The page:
He added that festivals are currently struggling to get insurance for coronavirus-related cancellations, saying the industry “needs government to intervene”.

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Met police officer dies after testing positive for Covid

A serving Metropolitan Police officer has died after testing positive for Covid-19, the force has announced. He is understood to be the first serving Met officer to have died after being diagnosed with the coronavirus since the start of the pandemic.

Pc Michael Warren, 37, joined the Met in 2005 and had served as a Territorial Support Group (TSG) officer for the last four years.

Pc Warren had been shielding at home as he was classed as "vulnerable". He had been working remotely to help his team, the Met said.

He died on Tuesday morning after testing positive for Covid-19 earlier this week, leaving his parents Pauline and Alan, his partner Vicky and his daughter Eden, eight, and son Joseph, five.

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PM to hold press briefing at 5pm

Boris Johnson will hold a Downing Street press conference at 5pm, No 10 has said.

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Germany’s coronavirus death toll exceeds 50,000

Germany’s coronavirus death toll has passed 50,000, with fatalities increasing rapidly in recent weeks even as infection figures are finally falling.

The country's disease control centre, the Robert Koch Institute, said on Friday that another 859 deaths were reported over the past 24 hours, bringing the total to 50,642.

Germany had a comparatively small number of deaths in the pandemic's first phase and was able to lift many restrictions quickly.

However, infection levels have jumped in the autumn and winter months, with health authorities reporting hundreds of deaths – sometimes more than 1,000 – daily in the country of 83 million people recently. Germany hit the 40,000 mark on 10 January.

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Less than one in five with symptoms isolating for 10 days, government adviser says

Less than one in five people (18 per cent) with coronavirus symptoms are self-isolating for the full 10 days as instructed, a government adviser has suggested, adding that a £500 payment will not be enough for some households.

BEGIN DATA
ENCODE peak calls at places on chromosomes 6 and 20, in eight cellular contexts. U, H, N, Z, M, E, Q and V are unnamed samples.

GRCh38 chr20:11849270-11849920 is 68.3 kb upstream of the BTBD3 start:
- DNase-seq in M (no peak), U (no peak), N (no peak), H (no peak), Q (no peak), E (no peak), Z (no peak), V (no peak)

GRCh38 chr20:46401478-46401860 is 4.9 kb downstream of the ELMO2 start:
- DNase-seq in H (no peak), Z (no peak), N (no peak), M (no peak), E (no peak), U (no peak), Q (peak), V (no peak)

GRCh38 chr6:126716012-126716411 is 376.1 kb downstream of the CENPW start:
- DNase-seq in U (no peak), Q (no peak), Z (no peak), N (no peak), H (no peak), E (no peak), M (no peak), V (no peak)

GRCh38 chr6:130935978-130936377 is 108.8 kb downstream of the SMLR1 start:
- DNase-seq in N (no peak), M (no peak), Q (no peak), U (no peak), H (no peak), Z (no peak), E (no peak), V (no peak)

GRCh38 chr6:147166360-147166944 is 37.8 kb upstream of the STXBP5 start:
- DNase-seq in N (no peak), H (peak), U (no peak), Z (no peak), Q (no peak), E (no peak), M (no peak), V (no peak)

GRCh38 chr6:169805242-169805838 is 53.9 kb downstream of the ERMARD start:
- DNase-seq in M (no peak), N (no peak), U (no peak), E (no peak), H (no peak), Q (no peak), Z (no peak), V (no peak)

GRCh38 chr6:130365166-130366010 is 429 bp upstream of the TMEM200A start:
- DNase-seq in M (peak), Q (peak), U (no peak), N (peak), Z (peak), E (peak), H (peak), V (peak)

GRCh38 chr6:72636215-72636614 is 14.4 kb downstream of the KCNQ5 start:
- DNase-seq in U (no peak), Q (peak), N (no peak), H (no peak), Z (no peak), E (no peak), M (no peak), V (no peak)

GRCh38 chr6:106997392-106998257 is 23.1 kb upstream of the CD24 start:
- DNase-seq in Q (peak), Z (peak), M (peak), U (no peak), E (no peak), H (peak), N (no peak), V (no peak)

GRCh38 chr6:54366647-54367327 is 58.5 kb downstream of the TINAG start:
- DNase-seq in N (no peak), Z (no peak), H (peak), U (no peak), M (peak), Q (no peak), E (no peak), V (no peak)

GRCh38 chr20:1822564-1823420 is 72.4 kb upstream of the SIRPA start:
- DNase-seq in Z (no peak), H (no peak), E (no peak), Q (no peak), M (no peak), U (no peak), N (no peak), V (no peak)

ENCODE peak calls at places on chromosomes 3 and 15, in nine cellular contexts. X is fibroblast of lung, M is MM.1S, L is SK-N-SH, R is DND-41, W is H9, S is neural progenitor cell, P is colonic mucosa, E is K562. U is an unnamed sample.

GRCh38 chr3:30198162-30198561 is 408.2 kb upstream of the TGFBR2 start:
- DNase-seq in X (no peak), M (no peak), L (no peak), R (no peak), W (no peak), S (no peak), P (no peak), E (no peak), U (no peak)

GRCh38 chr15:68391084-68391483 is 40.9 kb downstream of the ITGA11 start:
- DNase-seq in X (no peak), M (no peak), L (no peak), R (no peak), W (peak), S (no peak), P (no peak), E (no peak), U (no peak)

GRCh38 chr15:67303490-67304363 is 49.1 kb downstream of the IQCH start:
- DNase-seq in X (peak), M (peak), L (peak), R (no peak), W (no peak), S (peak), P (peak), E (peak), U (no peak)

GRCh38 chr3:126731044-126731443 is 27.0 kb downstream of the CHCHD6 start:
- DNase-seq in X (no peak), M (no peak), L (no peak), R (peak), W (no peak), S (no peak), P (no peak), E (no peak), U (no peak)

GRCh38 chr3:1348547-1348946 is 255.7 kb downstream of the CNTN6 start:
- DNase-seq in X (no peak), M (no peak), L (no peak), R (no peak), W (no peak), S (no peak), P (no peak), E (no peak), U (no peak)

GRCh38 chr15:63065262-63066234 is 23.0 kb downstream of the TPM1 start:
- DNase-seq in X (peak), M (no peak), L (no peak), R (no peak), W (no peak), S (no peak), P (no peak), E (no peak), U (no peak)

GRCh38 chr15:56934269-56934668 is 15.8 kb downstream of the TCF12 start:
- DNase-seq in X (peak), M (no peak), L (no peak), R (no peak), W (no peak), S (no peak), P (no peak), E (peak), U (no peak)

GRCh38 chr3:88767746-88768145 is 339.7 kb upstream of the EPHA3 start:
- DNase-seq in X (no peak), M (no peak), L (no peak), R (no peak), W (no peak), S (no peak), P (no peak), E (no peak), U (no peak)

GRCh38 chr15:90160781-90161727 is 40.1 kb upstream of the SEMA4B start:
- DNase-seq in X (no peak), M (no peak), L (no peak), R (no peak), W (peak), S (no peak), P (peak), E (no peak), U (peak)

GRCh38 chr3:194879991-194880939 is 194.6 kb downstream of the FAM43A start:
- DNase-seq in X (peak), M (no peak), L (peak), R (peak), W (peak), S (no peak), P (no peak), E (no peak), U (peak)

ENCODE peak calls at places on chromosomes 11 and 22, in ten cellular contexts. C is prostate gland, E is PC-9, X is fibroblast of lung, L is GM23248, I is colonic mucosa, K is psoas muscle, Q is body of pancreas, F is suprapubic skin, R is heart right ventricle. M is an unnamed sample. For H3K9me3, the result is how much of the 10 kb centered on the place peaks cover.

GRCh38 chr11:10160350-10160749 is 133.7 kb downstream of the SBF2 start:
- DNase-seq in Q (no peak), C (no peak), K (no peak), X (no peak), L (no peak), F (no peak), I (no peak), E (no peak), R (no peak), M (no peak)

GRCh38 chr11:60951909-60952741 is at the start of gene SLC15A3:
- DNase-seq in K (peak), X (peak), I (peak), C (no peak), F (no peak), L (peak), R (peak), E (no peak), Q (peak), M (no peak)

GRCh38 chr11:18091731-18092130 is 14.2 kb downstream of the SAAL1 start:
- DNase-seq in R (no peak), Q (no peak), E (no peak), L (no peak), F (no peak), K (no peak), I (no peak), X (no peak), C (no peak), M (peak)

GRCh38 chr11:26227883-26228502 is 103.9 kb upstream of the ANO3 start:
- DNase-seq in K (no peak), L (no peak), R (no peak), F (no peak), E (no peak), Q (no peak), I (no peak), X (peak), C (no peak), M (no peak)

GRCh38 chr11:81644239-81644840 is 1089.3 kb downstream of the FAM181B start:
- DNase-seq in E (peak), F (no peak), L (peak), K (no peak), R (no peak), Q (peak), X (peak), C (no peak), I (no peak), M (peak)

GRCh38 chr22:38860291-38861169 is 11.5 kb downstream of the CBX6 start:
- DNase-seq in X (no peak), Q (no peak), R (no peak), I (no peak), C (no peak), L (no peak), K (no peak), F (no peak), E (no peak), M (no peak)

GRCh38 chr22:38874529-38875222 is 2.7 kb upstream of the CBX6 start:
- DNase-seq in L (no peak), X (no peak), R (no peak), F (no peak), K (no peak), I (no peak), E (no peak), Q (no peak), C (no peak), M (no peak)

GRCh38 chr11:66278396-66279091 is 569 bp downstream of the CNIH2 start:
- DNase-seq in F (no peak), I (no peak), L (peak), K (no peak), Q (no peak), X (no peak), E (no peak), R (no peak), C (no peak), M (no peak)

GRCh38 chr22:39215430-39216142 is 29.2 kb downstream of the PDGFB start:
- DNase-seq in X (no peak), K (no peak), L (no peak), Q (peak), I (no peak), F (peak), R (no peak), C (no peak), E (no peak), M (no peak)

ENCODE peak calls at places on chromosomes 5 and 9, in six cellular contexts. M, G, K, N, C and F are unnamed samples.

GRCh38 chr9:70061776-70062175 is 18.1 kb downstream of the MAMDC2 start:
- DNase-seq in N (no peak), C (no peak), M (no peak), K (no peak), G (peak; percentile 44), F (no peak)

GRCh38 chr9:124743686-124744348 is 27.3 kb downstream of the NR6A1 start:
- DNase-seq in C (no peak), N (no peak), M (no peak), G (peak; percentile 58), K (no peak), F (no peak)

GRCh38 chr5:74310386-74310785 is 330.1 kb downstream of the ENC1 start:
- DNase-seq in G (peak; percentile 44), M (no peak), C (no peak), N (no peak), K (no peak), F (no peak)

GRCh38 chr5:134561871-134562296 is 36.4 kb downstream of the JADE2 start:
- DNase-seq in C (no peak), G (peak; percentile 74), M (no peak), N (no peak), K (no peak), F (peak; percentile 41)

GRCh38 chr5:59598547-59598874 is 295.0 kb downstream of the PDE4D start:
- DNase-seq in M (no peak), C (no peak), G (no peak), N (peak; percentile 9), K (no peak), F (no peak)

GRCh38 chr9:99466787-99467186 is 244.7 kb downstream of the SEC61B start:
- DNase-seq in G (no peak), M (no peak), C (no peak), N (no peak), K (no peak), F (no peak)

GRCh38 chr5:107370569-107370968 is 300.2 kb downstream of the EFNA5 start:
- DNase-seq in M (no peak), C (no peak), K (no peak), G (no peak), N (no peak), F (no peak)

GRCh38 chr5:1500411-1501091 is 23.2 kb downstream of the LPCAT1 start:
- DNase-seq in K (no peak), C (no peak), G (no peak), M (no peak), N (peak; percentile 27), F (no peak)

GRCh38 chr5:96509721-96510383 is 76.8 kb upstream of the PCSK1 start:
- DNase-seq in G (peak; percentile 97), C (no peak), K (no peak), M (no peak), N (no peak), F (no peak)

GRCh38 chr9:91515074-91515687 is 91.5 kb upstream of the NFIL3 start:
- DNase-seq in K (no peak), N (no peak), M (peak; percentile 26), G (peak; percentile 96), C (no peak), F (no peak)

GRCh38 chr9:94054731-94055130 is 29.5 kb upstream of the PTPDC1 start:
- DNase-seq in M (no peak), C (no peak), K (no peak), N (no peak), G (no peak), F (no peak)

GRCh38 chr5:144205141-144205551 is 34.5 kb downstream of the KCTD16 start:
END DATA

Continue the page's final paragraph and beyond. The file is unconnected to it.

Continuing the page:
Professor Susan Michie, of the Scientific Pandemic Insights Group on Behaviours, told BBC Radio 4's Today programme: "There will be people, for example single earners in a household looking after a family where £500 over 10 days, £50 a day, is not enough to pay the rent, to pay all the bills and put food on the table.

"There is a particular group of people who would need more from that £500 but at least the government is recognising this is a key weakness in the whole pandemic strategy. If you have 82 per cent of people with symptoms wandering around the community it is very, very difficult to bring this level down."

Prof Michie’s remarks follow findings from UCL’s Covid-19 Social Study, which showed that 38 per cent of respondents said they self-isolated for less than 10 days after developing symptoms.  

She added: "I think the question is, how does one get enough funds to compensate people for lost wages, especially for people in the gig economy and (the) precarious economy quickly and without complicated forms?"

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One in four hesitant to share contacts due to ‘lack of trust’ in test and trace system, adviser says

Some people are unwilling to provide their contacts for test and trace because of a "lack of trust" in the system, according to Professor Susan Michie, a member of the Government's Scientific Pandemic Insights Group on Behaviours.

She told BBC Radio 4's Today programme: “Only 76 per cent of people intend to share their contacts because I think there is a lack of trust in the system." She attributed this to test and trace relying on call centre employees rather than “local trusted public health infrastructure that people are familiar with”.

Prof Michie also stressed the role of income on disparities in testing, saying: "Another problem is this £10,000 fine which we know is now deterring lower-income people from coming forward to be tested.

"In Liverpool when they did the mass testing evaluation, the most deprived communities were 20 times as likely to be infectious but 20 times less likely to get tested and in the most deprived areas it is only 4 per cent of people coming forward to be tested. This is a massive problem that urgently needs to be addressed."